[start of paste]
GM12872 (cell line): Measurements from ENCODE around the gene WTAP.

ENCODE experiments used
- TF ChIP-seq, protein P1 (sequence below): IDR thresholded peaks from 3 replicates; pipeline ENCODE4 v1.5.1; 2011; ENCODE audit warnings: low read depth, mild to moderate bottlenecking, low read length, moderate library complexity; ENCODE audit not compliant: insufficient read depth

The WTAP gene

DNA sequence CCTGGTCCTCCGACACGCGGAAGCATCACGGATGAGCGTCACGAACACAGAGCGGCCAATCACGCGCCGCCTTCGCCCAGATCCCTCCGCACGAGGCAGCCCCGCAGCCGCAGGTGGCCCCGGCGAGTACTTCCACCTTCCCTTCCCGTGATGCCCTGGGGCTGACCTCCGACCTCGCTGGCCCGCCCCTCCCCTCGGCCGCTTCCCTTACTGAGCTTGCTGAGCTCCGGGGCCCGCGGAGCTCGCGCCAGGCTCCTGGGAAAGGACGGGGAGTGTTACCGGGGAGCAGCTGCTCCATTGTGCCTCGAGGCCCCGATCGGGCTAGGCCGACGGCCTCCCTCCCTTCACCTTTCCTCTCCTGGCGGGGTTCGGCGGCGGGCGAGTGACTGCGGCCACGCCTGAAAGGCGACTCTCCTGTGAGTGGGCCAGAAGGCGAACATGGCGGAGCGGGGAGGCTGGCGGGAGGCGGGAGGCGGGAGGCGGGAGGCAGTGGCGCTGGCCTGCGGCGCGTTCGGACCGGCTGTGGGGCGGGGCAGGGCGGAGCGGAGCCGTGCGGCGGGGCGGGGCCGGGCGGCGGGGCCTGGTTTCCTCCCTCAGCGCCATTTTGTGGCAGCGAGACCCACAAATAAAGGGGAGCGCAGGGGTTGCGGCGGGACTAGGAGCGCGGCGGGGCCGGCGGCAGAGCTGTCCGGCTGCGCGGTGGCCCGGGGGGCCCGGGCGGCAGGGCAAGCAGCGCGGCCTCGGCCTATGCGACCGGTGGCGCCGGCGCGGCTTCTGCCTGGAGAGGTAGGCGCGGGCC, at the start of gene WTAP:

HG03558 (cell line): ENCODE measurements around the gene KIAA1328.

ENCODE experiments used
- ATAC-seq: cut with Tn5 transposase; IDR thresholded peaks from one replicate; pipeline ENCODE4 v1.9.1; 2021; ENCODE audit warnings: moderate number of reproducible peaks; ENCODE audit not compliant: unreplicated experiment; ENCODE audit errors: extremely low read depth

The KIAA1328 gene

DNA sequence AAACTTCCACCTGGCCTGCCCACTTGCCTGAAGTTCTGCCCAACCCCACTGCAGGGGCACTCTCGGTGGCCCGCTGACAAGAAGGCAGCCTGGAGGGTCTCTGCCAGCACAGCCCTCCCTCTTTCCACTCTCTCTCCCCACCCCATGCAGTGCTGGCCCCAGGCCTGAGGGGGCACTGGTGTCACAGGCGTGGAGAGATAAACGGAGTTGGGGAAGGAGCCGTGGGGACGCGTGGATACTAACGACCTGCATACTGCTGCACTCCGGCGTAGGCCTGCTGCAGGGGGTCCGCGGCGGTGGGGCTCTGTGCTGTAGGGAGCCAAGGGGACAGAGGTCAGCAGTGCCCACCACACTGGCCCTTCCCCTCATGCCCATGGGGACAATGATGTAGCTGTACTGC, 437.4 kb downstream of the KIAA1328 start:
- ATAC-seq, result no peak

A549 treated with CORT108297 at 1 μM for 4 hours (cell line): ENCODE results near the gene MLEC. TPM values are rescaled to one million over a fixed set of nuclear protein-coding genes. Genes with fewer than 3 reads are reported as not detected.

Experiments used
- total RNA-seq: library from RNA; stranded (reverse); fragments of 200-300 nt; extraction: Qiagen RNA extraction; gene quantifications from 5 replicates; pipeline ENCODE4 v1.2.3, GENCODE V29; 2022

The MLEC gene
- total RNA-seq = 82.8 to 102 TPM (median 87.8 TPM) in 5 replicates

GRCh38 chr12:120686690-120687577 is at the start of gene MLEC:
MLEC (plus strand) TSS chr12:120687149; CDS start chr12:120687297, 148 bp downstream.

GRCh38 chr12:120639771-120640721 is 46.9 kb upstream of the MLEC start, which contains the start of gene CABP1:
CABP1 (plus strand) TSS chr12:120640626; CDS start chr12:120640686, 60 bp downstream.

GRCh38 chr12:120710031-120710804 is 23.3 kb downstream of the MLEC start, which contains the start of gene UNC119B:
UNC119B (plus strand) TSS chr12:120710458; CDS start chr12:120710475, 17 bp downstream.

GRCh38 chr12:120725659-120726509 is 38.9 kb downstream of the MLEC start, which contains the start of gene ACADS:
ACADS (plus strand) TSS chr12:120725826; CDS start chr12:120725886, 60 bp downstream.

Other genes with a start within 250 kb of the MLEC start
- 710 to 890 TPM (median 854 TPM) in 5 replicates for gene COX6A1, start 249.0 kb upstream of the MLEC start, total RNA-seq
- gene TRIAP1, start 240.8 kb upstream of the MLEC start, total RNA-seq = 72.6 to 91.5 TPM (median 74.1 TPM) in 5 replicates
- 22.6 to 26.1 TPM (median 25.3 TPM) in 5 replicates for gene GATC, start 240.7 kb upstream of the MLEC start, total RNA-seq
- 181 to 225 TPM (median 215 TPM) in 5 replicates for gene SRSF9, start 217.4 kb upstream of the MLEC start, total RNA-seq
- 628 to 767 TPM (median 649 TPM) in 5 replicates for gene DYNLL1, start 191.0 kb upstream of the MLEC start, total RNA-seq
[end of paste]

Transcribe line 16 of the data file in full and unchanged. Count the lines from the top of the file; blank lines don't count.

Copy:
- total RNA-seq = 82.8 to 102 TPM (median 87.8 TPM) in 5 replicates